Review by R. J. Justavick
Deep in the jungles of the Amazon an astounding find is made. A find that could rewrite the history books as far as evolution is concerned. Scientists conducting an excavation find, embedded in the rocks, the skeleton of a hand that shares both human and fish-like qualities. Expedition leader, Dr. Maia (Antonio Moreno), hotfoots it back to the states to enlist the help of his friend and colleague Dr. David Reed (Richard Carlson), an expert in aquatic life. Both Doctors then get their expedition funded by Dr. Reed’s boss, Dr. Mark Williams (Richard Denning). But Dr. Williams could care less about the science behind this trip, he sees dollar signs behind this strange skeletal hand that may bridge the evolutionary gap between man and fish.
Before too long, our three doctors are back in the Amazon. Traveling with them is Dr. Reed’s girlfriend and colleague Kay Lawrence (Julie Adams) and another researcher, Dr. Edwin Thompson (Whit Bissell), along with some assorted crew and a very crusty ship’s Captain (Nestor Paiva). Things go bad right from their arrival at the excavation site. Turns out something has attacked and murdered Dr. Maia’s assistants at the site. Undeterred, our band of scientists press deeper into the jungle, to a place called the Black Lagoon, where they hope to find links to this evolutionary mystery. Unbeknownst to them, however, they are already being watched by a strange creature that only seems to come out of the water to kill.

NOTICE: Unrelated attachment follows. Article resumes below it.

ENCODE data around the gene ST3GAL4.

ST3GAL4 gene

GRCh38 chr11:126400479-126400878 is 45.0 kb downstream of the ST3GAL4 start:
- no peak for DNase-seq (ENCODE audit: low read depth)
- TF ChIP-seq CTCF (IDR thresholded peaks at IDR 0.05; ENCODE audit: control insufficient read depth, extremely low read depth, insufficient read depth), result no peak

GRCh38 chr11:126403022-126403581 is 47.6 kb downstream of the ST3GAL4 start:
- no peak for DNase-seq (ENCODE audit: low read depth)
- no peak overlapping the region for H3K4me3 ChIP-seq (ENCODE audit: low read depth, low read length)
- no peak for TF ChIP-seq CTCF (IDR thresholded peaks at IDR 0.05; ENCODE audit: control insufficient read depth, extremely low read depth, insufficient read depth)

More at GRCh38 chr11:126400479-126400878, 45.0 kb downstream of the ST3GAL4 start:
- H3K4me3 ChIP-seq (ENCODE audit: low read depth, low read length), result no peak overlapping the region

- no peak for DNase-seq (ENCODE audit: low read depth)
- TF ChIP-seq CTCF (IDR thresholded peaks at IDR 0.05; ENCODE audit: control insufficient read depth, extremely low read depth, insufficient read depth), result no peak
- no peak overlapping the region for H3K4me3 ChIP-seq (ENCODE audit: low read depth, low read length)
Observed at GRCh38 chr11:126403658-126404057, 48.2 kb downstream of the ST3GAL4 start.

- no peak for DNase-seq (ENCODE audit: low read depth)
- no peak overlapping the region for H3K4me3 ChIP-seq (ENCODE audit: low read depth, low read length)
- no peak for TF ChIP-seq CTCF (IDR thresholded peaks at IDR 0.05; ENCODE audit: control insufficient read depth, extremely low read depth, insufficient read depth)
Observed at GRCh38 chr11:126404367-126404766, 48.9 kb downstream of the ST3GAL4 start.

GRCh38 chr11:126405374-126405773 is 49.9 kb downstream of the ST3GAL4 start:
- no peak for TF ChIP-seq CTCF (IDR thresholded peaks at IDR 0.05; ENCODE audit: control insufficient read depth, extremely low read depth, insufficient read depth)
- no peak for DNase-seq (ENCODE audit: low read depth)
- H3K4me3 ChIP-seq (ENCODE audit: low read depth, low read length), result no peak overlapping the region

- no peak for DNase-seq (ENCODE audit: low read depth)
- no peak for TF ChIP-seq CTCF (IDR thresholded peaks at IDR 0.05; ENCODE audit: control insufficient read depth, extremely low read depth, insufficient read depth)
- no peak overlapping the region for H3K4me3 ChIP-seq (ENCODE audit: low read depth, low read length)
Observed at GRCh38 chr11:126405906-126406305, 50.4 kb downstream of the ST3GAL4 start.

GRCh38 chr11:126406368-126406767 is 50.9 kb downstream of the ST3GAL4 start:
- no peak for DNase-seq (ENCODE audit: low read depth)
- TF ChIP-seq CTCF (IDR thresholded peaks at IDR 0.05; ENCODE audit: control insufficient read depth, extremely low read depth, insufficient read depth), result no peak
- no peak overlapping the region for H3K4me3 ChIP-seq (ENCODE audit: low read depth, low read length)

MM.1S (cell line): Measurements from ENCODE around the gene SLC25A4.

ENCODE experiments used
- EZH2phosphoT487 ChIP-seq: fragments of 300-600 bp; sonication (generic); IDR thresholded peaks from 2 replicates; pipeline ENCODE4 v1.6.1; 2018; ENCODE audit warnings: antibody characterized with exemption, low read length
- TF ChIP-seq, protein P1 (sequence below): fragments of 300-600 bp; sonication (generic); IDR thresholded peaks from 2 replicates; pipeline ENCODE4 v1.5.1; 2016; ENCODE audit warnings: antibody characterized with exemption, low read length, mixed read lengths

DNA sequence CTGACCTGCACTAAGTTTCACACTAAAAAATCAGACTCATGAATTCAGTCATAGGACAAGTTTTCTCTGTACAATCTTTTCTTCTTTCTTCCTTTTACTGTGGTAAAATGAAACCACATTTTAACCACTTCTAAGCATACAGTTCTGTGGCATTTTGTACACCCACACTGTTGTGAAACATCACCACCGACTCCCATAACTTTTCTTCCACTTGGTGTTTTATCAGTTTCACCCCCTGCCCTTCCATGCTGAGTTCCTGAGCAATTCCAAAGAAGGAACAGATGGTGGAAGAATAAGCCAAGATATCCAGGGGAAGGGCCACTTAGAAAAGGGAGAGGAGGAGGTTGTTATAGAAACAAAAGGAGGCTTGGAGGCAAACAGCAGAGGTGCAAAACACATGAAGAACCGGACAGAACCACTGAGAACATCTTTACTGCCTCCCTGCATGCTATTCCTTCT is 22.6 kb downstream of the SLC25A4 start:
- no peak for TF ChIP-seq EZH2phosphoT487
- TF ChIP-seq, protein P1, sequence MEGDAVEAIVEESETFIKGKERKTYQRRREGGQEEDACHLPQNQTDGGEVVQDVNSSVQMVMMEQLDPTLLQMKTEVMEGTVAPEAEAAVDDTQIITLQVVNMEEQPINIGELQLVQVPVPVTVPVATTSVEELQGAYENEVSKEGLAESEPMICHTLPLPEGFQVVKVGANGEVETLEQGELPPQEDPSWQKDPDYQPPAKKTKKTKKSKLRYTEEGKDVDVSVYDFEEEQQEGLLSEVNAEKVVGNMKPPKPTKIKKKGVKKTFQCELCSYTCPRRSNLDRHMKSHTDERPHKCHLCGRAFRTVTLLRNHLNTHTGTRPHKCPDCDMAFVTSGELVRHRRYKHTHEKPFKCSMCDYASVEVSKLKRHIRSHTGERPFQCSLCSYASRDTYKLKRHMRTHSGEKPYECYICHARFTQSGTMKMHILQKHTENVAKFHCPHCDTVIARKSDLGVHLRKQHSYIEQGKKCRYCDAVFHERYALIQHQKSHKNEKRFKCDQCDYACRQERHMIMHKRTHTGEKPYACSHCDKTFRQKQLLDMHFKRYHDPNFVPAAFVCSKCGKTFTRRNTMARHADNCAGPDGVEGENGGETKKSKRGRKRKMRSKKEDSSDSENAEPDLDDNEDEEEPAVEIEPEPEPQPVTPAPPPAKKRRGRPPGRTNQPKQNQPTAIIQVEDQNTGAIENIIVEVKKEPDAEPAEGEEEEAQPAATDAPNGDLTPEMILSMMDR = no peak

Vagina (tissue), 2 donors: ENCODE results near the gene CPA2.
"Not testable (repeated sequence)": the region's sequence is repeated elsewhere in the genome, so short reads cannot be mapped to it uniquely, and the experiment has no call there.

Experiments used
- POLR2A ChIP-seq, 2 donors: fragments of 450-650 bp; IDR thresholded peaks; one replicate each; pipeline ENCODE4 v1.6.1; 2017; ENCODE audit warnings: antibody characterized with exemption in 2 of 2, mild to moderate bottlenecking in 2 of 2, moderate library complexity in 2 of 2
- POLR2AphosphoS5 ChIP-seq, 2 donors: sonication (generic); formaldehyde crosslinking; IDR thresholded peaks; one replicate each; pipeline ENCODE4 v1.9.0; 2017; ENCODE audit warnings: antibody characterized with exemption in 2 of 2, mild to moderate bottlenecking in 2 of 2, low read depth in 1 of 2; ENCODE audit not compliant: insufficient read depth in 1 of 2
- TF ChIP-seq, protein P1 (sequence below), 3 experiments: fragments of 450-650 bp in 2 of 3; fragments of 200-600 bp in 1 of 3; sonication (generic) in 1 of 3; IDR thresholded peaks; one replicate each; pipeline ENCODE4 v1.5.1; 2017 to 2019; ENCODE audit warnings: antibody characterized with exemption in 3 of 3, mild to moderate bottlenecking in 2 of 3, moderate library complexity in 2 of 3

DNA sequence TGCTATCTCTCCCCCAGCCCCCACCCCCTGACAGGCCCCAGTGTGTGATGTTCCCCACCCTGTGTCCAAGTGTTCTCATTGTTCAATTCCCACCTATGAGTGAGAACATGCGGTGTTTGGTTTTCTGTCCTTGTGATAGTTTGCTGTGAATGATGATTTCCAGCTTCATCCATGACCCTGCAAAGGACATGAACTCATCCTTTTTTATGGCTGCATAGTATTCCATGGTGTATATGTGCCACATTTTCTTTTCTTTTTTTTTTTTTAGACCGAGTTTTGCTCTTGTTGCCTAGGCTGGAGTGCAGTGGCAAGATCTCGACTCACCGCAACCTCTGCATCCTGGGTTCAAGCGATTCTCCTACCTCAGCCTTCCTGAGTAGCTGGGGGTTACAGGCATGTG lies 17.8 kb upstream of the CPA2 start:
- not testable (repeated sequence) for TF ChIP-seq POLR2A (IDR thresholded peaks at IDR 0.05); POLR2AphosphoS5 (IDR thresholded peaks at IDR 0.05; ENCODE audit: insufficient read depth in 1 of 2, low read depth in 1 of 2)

THE CREATURE FROM THE BLACK LAGOON is a departure from the usual Universal Monster tropes. No Gothic castles owned by vampires, and no ancient curses or mystical gypsies casting spells either. Universal crafted their first monster of the modern age with the Creature, and in true fifties fashion, the scientists, desperate to do whatever it takes to unlock (and profit from) secrets unknown to them, pay the price for their hubris. Here it may share a passing commonality with Frankenstein, but the scientists in CREATURE aren’t mad, just meddling.
And, on top of all that, it’s in 3D! And, I must saw, the process works wonderfully for this movie. This was Universal's second 3D feature and they were set on making it quality. Happy to report that they certainly exceeded my expectations. Much of the new 3D that is out now is about the depth of the image and not so much about things popping out of the screen into the audience, but The Creature From the Black Lagoon is a throwback in the sense that whenever the opportunity arises to have something come right at the audience, the movie takes it. From scary monster hands to harpoons, it all flies at the audience.
By today's standards, I suppose THE CREATURE FROM THE BLACK LAGOON is considered tame, and it is, but that's it charm to me. One of the reasons I enjoy this movie so much is that no matter how jaded I get about horror films after thirty years of fandom, watching THE CREATURE brings me back to the simplicity of what made me start liking movies in the first place. It’s not about body counts and blood and gore; its about tapping into the unknown, and THE CREATURE does it as well as any movie from its era. Whenever I watch it, it takes me right back to being a little kid in front of the tube watching SuperHost on a Saturday afternoon, getting just the right amount of scares.